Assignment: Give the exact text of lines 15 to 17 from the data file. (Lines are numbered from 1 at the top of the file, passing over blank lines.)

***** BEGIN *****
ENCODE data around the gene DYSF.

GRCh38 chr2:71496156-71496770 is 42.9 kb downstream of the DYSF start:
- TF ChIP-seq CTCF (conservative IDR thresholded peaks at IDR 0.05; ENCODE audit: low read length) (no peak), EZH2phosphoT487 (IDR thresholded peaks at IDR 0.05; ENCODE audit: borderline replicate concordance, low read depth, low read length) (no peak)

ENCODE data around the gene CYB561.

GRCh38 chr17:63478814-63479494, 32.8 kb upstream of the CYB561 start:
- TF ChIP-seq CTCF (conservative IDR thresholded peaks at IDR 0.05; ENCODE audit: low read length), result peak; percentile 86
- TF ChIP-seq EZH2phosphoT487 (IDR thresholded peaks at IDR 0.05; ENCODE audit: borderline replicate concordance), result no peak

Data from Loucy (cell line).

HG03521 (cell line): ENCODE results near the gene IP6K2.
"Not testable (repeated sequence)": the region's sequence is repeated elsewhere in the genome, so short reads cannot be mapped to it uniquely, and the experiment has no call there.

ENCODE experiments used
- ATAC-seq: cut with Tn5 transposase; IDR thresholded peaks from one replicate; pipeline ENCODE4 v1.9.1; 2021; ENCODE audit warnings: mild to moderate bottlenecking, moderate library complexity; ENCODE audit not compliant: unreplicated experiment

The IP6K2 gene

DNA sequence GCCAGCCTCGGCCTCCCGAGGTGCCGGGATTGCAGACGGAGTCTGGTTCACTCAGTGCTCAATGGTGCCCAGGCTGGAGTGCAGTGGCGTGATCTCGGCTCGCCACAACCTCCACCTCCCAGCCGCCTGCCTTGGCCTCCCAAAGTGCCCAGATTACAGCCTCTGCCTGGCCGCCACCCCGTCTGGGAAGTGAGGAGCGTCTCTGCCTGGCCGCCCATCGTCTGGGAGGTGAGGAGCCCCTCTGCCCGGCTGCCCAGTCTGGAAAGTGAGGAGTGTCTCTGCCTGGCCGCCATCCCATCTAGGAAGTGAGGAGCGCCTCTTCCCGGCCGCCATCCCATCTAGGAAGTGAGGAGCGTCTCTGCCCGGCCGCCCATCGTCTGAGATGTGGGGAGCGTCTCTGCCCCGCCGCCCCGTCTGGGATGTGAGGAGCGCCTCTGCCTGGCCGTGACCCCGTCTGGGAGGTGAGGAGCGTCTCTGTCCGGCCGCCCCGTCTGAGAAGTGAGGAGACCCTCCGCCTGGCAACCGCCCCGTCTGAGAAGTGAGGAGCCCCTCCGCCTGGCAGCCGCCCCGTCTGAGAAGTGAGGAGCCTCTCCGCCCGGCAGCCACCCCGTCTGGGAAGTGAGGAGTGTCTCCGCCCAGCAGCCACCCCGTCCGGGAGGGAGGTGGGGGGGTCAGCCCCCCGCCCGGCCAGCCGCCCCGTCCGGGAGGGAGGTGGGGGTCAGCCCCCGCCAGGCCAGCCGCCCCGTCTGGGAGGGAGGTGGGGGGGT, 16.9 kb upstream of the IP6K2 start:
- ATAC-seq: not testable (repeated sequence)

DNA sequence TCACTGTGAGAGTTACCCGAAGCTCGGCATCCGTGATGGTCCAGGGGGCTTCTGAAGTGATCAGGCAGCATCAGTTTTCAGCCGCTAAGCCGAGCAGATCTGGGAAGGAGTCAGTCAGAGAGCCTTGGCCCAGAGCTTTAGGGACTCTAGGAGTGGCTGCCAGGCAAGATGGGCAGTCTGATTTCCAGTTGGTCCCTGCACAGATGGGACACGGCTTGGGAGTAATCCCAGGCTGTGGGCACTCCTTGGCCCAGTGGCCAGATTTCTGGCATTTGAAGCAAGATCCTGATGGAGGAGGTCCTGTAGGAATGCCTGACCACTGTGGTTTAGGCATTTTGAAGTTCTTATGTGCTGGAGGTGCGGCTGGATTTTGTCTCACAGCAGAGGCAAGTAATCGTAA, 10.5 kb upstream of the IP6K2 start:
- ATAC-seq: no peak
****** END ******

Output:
- ATAC-seq: not testable (repeated sequence)

DNA sequence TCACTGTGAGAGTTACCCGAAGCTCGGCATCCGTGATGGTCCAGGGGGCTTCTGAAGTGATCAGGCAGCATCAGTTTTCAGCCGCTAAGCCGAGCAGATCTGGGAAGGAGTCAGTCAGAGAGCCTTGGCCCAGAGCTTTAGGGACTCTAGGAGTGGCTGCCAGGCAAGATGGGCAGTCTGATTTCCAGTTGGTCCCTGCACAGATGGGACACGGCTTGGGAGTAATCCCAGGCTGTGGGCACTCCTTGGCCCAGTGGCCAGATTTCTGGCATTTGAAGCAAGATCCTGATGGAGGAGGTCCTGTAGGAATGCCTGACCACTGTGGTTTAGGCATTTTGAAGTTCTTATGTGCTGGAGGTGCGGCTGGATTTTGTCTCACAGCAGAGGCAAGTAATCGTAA, 10.5 kb upstream of the IP6K2 start:
- ATAC-seq: no peak